It has been analyzed theoretically by Sydney Chapman.

Thermophoresis at solids interfaces was numerically discovered by Schoen et al. in 2006 [16] and was experimentally confirmed by Barreiro et al.[17]

Negative thermophoresis in fluids was first noticed in 1967 by Dwyer[18] in a theoretical solution, and the name was coined by Sone.[19] Negative thermophoresis at solids interfaces was first observed by Leng et al.[20] in 2016.

See also


  1. Talbot L, Cheng RK, Schefer RW, Willis DR (1980). "Thermophoresis of particles in a heated boundary layer". J. Fluid Mech. 101 (4): 737–758. Bibcode:1980JFM...101..737T. doi:10.1017/S0022112080001905.
  2. Jennings, S (1988). "The mean free path in air". Journal of Aerosol Science. 19 (2): 159–166. Bibcode:1988JAerS..19..159J. doi:10.1016/0021-8502(88)90219-4.
  3. Keith CH, Derrick JC (April 1960). "Measurement of the particle size distribution and concentration of cigarette smoke by the "conifuge"". Journal of Colloid Science. 15 (4): 340–356. doi:10.1016/0095-8522(60)90037-4.
  4. Duhr S, Braun D (December 2006). "Why molecules move along a temperature gradient". Proc. Natl. Acad. Sci. U.S.A. 103 (52): 19678–19682. Bibcode:2006PNAS..10319678D. doi:10.1073/pnas.0603873103. PMC 1750914. PMID 17164337.
  5. Reineck P, Wienken CJ, Braun D (January 2010). "Thermophoresis of single stranded DNA". Electrophoresis. 31 (2): 279–286. doi:10.1002/elps.200900505. PMID 20084627. S2CID 36614196.
  6. J. Chem. Phys., 50, 4886, (1960)
  7. Baaske P, Wienken CJ, Reineck P, Duhr S, Braun D (February 2010). "Optical Thermophoresis for Quantifying the Buffer Dependence of Aptamer Binding". Angewandte Chemie International Edition. 49 (12): 2238–2241. doi:10.1002/anie.200903998. PMID 20186894. S2CID 42489892.
  8. Wienken CJ, et al. (2010). "Protein-binding assays in biological liquids using microscale thermophoresis". Nature Communications. 1 (7): 100. Bibcode:2010NatCo...1..100W. doi:10.1038/ncomms1093. PMID 20981028.
  9. An illustration of a device based on microscale thermophoresis at
  10. Zhao, Chao; Oztekin, Alparslan; Cheng, Xuanhong (24 Nov 2013). "Measuring the thermal diffusion coefficients of artificial and biological particles in a microfluidic chip". Bulletin of the American Physical Society. 58. Bibcode:2013APS..DFD.D6002Z. Retrieved 7 April 2015.
  11. Zhao, Chao; Fu, Jinxin; Oztekin, Alparslan; Cheng, Xuanhong (1 Oct 2014). "Measuring the Soret coefficient of nanoparticles in a dilute suspension". Journal of Nanoparticle Research. 16 (10): 2625. Bibcode:2014JNR....16.2625Z. doi:10.1007/s11051-014-2625-6. PMC 4160128. PMID 25221433.
  12. Thamdrup LH, Larsen NB, Kristensen A (February 2010). "Light-Induced Local Heating for Thermophoretic Manipulation of DNA in Polymer Micro- and Nanochannels". Nano Letters. 10 (3): 826–832. Bibcode:2010NanoL..10..826T. doi:10.1021/nl903190q. PMID 20166745.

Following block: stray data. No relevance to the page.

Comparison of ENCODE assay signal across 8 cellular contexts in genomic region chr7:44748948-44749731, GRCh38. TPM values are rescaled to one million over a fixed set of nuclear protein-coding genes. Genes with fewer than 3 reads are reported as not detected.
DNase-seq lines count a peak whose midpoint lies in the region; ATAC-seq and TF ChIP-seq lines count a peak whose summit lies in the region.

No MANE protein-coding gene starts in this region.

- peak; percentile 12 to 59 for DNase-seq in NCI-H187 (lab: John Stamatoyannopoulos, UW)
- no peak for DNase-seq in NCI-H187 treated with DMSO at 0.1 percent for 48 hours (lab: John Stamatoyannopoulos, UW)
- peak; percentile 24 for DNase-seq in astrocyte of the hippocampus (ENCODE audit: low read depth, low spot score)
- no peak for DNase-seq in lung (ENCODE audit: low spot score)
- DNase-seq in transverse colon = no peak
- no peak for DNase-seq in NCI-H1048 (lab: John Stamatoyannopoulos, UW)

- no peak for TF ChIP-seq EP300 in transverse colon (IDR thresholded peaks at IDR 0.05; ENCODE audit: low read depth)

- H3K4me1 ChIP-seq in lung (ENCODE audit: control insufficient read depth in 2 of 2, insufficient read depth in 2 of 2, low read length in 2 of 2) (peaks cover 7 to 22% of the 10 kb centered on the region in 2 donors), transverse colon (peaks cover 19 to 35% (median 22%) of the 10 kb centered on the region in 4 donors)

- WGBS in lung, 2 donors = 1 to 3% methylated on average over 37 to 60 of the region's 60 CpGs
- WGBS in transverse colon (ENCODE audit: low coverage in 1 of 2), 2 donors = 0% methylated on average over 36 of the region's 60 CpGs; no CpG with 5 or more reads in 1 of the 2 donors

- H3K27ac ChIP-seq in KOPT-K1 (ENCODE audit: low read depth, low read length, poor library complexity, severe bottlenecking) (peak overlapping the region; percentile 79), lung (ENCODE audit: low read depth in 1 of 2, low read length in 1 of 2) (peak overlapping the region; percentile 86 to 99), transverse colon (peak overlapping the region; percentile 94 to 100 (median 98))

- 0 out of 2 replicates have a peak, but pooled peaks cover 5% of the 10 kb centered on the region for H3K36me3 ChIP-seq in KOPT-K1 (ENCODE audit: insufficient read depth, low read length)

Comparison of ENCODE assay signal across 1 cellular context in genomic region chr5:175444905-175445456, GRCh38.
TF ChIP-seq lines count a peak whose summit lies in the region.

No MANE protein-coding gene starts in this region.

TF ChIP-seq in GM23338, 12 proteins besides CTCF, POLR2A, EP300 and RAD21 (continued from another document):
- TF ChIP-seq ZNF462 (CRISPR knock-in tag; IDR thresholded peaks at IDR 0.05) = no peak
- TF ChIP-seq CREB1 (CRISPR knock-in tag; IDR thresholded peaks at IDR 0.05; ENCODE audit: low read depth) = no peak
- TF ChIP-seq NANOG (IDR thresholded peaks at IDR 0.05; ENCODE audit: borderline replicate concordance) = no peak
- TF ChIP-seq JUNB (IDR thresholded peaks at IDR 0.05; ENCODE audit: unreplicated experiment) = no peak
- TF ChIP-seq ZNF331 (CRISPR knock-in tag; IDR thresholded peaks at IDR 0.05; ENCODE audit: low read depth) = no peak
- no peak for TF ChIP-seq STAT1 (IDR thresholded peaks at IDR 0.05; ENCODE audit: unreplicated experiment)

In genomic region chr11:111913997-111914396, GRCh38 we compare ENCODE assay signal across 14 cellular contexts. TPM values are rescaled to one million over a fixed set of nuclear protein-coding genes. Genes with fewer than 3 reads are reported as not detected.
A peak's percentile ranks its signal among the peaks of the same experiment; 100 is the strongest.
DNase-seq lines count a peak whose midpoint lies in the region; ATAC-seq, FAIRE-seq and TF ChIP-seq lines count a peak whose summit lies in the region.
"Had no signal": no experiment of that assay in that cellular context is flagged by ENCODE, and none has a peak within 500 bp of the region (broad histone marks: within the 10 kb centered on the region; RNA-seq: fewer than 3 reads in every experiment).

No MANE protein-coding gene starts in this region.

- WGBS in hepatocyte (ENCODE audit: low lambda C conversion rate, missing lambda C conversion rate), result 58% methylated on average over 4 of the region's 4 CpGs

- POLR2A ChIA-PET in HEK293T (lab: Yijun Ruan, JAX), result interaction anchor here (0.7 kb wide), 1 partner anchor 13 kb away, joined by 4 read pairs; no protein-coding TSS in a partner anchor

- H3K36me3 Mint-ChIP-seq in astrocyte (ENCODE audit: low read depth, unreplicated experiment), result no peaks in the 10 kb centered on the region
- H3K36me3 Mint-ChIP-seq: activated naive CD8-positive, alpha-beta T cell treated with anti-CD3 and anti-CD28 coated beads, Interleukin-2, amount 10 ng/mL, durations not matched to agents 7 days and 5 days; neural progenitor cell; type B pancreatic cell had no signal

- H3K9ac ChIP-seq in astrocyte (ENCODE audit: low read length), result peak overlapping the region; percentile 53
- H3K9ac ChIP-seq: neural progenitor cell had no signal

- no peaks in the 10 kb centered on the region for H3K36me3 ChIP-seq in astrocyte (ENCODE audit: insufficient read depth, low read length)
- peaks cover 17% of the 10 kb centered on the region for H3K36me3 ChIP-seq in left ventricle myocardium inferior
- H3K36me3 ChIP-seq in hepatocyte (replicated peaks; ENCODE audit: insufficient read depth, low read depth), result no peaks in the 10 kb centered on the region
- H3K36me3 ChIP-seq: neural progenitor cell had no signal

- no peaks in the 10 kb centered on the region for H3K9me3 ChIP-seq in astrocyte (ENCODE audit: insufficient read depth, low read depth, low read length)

13. An illustration of a Thermal Field Flow Fractionation Machine based on thermophoresis used to separate mixed polymers at
  14. A brief history of thermophoresis studies is in Encyclopedia of Surface And Colloid Science, Volume 2, published by Taylor & Francis, year 2006. John Tyndall's original article in year 1870 is online at
  15. "Molecules" by James Clerk Maxwell, published in September 1873 in Nature (magazine). Reproduced online at
  16. Schoen, Philipp A. E.; Walther, Jens H.; Arcidiacono, Salvatore; Poulikakos, Dimos; Koumoutsakos, Petros (2006-09-01). "Nanoparticle Traffic on Helical Tracks: Thermophoretic Mass Transport through Carbon Nanotubes". Nano Letters. 6 (9): 1910–1917. Bibcode:2006NanoL...6.1910S. doi:10.1021/nl060982r. ISSN 1530-6984. PMID 16968000. S2CID 29154934.
  17. Barreiro, Amelia; Rurali, Riccardo; Hernández, Eduardo R.; Moser, Joel; Pichler, Thomas; Forró, László; Bachtold, Adrian (2008-05-09). "Subnanometer motion of cargoes driven by thermal gradients along carbon nanotubes". Science. 320 (5877): 775–778. Bibcode:2008Sci...320..775B. doi:10.1126/science.1155559. ISSN 1095-9203. PMID 18403675. S2CID 6026906.
  18. Dwyer, Harry A. (1967-05-01). "Thirteen‐Moment Theory of the Thermal Force on a Spherical Particle". Physics of Fluids. 10 (5): 976–984. Bibcode:1967PhFl...10..976D. doi:10.1063/1.1762250. ISSN 0031-9171.
  19. Sone, Yoshio (1972-07-15). "A Flow Induced by Thermal Stress in Rarefied Gas". Journal of the Physical Society of Japan. 33 (1): 232–236. Bibcode:1972JPSJ...33..232S. doi:10.1143/JPSJ.33.232. ISSN 0031-9015.
  20. Leng, Jiantao; Guo, Zhengrong; Zhang, Hongwei; Chang, Tienchong; Guo, Xingming; Gao, Huajian (2016-10-12). "Negative Thermophoresis in Concentric Carbon Nanotube Nanodevices". Nano Letters. 16 (10): 6396–6402. Bibcode:2016NanoL..16.6396L. doi:10.1021/acs.nanolett.6b02815. ISSN 1530-6984. PMID 27626825.
This article is issued from Wikipedia. The text is licensed under Creative Commons - Attribution - Sharealike. Additional terms may apply for the media files.